Fifty years later, thanks to solid state micro-electronics, the von Neumann matrix is going strong. The problem has shifted from how to achieve reliable results using sloppy hardware, to how to achieve reliable results using sloppy code. The von Neumann architecture is here to stay. But new forms of architecture, built upon the underlying layers of Turing-von Neumann machines, are starting to grow. What's next? Where was von Neumann heading when his program came to a halt?

This is all excerpted from an earlier lecture by George, by the same title as the one he was giving at eTech. In this earlier lecture, George was focused on AI:

I found myself recollecting the words of Alan Turing, in his seminal paper “Computing Machinery and Intelligence”, a founding document in the quest for true AI. “In attempting to construct such machines we should not be irreverently usurping His power of creating souls, any more than we are in the procreation of children”, Turing had advised. “Rather we are, in either case, instruments of His will providing mansions for the souls that He creates.”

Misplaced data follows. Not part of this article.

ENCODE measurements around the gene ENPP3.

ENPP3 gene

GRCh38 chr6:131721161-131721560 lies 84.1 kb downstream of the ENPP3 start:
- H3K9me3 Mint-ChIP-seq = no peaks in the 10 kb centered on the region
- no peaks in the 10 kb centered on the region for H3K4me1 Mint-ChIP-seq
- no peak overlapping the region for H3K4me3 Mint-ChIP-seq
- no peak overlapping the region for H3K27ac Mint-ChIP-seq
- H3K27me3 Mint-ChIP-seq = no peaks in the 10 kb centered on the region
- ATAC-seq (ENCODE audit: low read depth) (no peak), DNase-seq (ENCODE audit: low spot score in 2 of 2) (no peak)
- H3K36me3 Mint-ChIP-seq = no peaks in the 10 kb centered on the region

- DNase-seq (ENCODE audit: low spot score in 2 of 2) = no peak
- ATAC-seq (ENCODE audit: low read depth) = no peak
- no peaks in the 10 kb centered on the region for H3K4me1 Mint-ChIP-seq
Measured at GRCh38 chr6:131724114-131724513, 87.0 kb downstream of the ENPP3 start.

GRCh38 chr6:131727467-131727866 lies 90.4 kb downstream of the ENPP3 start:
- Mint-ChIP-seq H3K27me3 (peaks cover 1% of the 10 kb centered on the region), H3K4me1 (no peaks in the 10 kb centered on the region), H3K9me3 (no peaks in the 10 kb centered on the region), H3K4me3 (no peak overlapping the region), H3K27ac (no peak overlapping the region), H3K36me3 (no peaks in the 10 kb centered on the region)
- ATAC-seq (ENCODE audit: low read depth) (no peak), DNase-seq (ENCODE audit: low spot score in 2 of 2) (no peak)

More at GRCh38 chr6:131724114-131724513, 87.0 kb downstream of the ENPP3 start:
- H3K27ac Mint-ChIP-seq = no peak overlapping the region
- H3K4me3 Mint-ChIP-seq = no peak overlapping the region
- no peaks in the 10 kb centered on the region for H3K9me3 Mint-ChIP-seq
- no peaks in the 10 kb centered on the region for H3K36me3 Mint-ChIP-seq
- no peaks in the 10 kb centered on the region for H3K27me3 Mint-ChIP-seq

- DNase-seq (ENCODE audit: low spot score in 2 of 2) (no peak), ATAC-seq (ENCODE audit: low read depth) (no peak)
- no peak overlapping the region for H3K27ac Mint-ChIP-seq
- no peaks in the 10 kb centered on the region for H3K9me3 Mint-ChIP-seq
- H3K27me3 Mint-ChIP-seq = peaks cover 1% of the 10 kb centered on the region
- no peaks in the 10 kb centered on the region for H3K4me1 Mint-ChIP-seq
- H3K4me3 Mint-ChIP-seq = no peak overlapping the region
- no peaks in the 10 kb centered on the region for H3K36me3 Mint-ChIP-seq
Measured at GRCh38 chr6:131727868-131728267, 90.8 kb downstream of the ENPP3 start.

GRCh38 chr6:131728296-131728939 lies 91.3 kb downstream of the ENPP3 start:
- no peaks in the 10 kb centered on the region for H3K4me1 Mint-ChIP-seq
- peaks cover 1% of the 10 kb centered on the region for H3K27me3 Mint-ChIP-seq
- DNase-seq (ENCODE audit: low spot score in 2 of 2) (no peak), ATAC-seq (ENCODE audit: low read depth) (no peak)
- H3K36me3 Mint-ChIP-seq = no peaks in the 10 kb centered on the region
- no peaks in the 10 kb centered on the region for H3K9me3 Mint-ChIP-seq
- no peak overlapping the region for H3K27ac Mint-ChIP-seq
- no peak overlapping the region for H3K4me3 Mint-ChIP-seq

Then he added, “Google is Turing's cathedral, awaiting its soul.”

I think, however, the cathedral is bigger than Google. In fact, I think it's bigger than a cathedral. I think it's a new world, built on materials no less natural yet man-made than the rocks and wood shaped and assembled into nave and transept, buttress and spire.